PPR Strategies


Why Thought Leadership Matters for Economic Developers

Recently, our Director of Operations, Sophie Smith, gave a presentation on thought leadership to the Doctoral Leadership Class at her alma mater, Hood College. Not only is thought leadership an important topic for up-and-coming business professionals, but it’s also important for economic developers. So today, we’re sharing a few key points from Sophie’s presentation.

You may think of thought leaders as subject matter experts within a particular field, but they’re much more than that. Thought leaders drive industry growth, synthesize information in new ways, and set trends.

When a community has robust thought leadership, it is an incredible tool for business attraction and retention. Other businesses in that industry sector want to be near that innovation culture.

As an economic developer, you can nurture business professionals within your community to develop their thought leadership. Or perhaps, as an economic developer yourself, you may want to build your own thought leadership on a particular topic related to your expertise.

Here are a few tips on how to position yourself as a thought leader:

  • Know your life’s mission. A thought leader is dedicated to a particular subject they’re passionate about growing. This is a lifelong commitment to a subject area, so knowing your life’s mission will ensure you’re dedicating yourself to a topic that’s aligned with your personal values and purpose.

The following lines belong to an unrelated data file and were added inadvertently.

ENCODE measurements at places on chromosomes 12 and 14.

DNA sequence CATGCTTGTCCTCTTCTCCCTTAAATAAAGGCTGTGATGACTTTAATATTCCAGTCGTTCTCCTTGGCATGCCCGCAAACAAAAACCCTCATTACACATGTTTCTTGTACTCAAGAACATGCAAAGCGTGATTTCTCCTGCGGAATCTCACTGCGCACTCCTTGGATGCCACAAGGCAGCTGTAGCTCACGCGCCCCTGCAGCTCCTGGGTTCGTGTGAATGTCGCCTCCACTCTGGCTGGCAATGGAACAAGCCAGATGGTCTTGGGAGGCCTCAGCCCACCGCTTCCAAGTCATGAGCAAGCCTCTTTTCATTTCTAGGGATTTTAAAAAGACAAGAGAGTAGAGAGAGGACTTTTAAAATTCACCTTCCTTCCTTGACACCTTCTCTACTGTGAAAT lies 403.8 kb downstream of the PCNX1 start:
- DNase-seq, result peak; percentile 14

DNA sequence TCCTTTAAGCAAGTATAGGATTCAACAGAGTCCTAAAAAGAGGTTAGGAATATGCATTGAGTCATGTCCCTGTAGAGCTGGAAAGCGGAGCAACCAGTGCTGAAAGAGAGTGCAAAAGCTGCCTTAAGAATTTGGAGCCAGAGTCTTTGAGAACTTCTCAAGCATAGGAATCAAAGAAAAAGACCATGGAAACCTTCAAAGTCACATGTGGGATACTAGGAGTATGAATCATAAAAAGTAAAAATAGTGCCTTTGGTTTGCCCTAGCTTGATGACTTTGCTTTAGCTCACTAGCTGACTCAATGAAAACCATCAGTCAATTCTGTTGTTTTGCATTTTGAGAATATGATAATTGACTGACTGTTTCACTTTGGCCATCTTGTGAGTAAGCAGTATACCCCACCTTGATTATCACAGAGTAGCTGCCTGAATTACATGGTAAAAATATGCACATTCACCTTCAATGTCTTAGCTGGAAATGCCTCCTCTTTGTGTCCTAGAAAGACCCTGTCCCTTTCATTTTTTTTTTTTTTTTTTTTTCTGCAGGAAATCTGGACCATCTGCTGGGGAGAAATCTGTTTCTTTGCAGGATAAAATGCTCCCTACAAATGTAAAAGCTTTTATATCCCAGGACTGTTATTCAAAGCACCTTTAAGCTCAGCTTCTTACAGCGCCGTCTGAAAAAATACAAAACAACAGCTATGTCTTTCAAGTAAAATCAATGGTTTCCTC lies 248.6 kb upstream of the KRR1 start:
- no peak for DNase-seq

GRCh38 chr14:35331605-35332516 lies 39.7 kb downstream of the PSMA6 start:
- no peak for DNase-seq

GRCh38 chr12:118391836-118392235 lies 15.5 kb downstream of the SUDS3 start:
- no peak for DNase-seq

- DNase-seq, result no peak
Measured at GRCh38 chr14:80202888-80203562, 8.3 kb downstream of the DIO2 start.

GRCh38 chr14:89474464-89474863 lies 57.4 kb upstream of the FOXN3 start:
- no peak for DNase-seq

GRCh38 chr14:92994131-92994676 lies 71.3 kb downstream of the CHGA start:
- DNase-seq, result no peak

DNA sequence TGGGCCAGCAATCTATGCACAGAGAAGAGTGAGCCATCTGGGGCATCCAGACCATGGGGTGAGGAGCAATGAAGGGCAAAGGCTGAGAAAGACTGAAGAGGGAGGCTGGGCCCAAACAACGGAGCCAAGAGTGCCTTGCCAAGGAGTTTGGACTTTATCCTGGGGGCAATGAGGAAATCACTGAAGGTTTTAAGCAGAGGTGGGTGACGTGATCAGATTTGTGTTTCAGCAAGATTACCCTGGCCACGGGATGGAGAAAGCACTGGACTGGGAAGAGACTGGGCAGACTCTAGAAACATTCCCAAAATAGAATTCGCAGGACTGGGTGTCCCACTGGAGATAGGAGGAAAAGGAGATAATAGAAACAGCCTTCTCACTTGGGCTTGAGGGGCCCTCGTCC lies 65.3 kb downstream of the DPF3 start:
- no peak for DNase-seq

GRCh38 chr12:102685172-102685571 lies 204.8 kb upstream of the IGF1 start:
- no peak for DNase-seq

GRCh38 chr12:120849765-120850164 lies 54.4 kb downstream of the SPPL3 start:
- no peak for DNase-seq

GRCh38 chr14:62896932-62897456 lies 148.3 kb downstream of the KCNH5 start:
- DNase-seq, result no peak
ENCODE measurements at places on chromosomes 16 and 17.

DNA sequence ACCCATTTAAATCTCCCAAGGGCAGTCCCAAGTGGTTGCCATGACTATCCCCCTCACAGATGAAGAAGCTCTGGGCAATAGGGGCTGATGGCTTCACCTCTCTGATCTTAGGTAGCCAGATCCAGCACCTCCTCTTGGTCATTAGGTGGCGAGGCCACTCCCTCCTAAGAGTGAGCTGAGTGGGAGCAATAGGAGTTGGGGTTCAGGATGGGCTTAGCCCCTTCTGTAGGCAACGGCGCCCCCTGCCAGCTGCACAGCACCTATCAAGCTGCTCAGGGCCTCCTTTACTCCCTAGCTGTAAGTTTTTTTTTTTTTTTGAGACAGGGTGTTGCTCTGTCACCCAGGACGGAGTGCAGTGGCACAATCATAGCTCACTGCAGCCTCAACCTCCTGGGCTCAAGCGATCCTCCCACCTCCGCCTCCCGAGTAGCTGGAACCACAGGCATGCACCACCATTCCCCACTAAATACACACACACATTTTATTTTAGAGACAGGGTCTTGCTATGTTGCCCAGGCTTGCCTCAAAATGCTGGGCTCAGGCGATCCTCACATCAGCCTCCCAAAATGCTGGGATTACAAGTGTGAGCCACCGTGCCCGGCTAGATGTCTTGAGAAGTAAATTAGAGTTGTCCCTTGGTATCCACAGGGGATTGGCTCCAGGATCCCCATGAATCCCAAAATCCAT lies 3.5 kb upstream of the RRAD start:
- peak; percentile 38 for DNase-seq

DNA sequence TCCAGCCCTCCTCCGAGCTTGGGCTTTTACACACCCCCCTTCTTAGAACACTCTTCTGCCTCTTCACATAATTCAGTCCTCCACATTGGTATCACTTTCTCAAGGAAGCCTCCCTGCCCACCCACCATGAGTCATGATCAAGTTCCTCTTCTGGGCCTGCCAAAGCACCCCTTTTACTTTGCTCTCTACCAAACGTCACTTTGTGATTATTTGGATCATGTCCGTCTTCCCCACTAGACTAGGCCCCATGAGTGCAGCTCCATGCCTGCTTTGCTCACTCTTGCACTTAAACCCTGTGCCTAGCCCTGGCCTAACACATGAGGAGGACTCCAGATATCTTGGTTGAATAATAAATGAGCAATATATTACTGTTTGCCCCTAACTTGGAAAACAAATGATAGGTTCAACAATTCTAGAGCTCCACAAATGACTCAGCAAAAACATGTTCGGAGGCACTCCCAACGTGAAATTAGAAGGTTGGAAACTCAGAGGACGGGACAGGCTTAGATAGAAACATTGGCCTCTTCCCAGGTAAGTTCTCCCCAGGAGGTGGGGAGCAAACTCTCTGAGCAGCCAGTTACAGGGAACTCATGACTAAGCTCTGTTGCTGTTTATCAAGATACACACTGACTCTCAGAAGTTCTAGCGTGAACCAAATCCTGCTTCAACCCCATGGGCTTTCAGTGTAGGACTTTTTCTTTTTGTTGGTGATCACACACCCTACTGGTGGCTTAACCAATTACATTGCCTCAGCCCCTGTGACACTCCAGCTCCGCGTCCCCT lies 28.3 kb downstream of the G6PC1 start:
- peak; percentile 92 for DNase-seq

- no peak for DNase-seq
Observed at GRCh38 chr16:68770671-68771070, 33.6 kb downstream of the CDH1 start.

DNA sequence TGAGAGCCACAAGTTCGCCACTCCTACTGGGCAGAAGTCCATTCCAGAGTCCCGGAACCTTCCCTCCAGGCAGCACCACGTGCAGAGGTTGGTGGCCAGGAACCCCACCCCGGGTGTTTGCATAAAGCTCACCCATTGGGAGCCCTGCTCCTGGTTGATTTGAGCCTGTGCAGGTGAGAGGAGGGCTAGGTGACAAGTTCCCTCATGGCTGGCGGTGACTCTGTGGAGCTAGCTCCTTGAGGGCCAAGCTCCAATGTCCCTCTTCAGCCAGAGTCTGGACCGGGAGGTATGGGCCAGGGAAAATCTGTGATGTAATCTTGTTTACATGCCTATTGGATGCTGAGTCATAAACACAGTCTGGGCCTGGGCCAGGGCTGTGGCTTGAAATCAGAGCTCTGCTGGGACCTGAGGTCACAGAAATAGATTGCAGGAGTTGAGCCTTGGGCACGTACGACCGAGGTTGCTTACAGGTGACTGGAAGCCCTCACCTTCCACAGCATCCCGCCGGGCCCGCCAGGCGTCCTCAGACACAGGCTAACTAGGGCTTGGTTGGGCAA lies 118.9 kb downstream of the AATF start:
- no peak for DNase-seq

• Have a clear opinion. Thought leaders aren’t afraid to take a stand and perhaps even have a polarizing opinion. While this may turn away some people, it will make others die-hard fans. A clear opinion is necessary for standing out and becoming known for innovative ideas.

  • Come up with 3-4 content pillars within your subject matter area. Within your given thought leadership area, understand your audience, their pain points, and the content pillars that speak to them. For example, if “outdoor recreation economies” is your thought leadership area, your content pillars could be destination marketing, rural town revitalization, tourism, and economic development.

  • Develop a body of work dedicated to your subject matter. Thought leadership requires dedication to developing a lifelong body of work in your subject area. This portfolio of work can include supporting articles, blogs, interviews, authorship, and other media opportunities that demonstrate thought leadership.

  • Collect testimonials and endorsements. Testimonials and endorsements from trusted partners can prove that you’re a subject matter expert and add value to your credentials.

  • Build relationships with local media outlets. Getting local media opportunities is a great way to build credibility and can attract more prominent outlets down the line. Build relationships with local media members by following them and interacting with them on social media. Make sure your pitch to the media is personalized – do your research, know who you’re pitching to, and customize your pitch.

  • Utilize HARO effectively. HARO, or Help A Reporter Out, is a free online database where journalists post requests for subject matter experts. Sign up for their email alerts and respond to aligned opportunities immediately (responding 2 hours after a post is too late). Make sure to include your credentials in the subject line!

These are just a few tips for developing yourself as a thought leader. Thought leadership ultimately requires consistency, passion, and a lifelong commitment to a message and a mission. If you’d like to know more about how you could help develop thought leaders in your community (or develop yourself as a thought leader), send us a message to set up a free 15-minute consultation with us.

‘Til next time,

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